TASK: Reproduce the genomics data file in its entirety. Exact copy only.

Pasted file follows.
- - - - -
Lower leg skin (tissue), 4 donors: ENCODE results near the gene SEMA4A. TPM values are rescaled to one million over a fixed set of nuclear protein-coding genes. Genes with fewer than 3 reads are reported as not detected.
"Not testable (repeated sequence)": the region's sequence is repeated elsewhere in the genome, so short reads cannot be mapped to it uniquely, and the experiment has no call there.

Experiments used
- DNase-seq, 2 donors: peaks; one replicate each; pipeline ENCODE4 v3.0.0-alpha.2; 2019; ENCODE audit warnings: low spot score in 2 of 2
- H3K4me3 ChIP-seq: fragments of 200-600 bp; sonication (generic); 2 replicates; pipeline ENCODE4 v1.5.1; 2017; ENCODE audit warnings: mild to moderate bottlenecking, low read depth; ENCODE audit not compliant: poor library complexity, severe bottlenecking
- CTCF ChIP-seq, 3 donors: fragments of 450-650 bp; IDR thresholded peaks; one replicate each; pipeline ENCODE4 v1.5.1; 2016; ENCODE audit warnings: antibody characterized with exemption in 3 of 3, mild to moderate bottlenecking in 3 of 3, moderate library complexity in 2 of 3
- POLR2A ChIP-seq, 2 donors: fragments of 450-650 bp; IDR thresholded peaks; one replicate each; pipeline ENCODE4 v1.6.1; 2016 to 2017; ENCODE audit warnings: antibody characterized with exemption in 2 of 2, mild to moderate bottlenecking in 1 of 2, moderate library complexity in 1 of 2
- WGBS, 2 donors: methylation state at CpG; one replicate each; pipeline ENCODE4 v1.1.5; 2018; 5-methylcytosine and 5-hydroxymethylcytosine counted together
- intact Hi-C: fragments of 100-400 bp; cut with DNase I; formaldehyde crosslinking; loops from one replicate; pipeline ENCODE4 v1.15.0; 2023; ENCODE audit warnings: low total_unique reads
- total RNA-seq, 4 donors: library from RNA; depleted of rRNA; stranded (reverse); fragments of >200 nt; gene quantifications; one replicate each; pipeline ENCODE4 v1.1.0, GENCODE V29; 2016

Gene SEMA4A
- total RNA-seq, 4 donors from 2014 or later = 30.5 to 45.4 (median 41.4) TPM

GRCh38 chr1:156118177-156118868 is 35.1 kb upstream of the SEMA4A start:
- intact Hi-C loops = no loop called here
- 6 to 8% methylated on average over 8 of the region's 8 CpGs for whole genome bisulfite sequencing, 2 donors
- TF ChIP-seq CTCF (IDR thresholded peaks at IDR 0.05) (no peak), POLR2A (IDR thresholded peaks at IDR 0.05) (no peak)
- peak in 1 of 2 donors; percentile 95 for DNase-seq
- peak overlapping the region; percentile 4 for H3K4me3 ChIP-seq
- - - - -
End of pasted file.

Lower leg skin (tissue), 4 donors: ENCODE results near the gene SEMA4A. TPM values are rescaled to one million over a fixed set of nuclear protein-coding genes. Genes with fewer than 3 reads are reported as not detected.
"Not testable (repeated sequence)": the region's sequence is repeated elsewhere in the genome, so short reads cannot be mapped to it uniquely, and the experiment has no call there.

Experiments used
- DNase-seq, 2 donors: peaks; one replicate each; pipeline ENCODE4 v3.0.0-alpha.2; 2019; ENCODE audit warnings: low spot score in 2 of 2
- H3K4me3 ChIP-seq: fragments of 200-600 bp; sonication (generic); 2 replicates; pipeline ENCODE4 v1.5.1; 2017; ENCODE audit warnings: mild to moderate bottlenecking, low read depth; ENCODE audit not compliant: poor library complexity, severe bottlenecking
- CTCF ChIP-seq, 3 donors: fragments of 450-650 bp; IDR thresholded peaks; one replicate each; pipeline ENCODE4 v1.5.1; 2016; ENCODE audit warnings: antibody characterized with exemption in 3 of 3, mild to moderate bottlenecking in 3 of 3, moderate library complexity in 2 of 3
- POLR2A ChIP-seq, 2 donors: fragments of 450-650 bp; IDR thresholded peaks; one replicate each; pipeline ENCODE4 v1.6.1; 2016 to 2017; ENCODE audit warnings: antibody characterized with exemption in 2 of 2, mild to moderate bottlenecking in 1 of 2, moderate library complexity in 1 of 2
- WGBS, 2 donors: methylation state at CpG; one replicate each; pipeline ENCODE4 v1.1.5; 2018; 5-methylcytosine and 5-hydroxymethylcytosine counted together
- intact Hi-C: fragments of 100-400 bp; cut with DNase I; formaldehyde crosslinking; loops from one replicate; pipeline ENCODE4 v1.15.0; 2023; ENCODE audit warnings: low total_unique reads
- total RNA-seq, 4 donors: library from RNA; depleted of rRNA; stranded (reverse); fragments of >200 nt; gene quantifications; one replicate each; pipeline ENCODE4 v1.1.0, GENCODE V29; 2016

Gene SEMA4A
- total RNA-seq, 4 donors from 2014 or later = 30.5 to 45.4 (median 41.4) TPM

GRCh38 chr1:156118177-156118868 is 35.1 kb upstream of the SEMA4A start:
- intact Hi-C loops = no loop called here
- 6 to 8% methylated on average over 8 of the region's 8 CpGs for whole genome bisulfite sequencing, 2 donors
- TF ChIP-seq CTCF (IDR thresholded peaks at IDR 0.05) (no peak), POLR2A (IDR thresholded peaks at IDR 0.05) (no peak)
- peak in 1 of 2 donors; percentile 95 for DNase-seq
- peak overlapping the region; percentile 4 for H3K4me3 ChIP-seq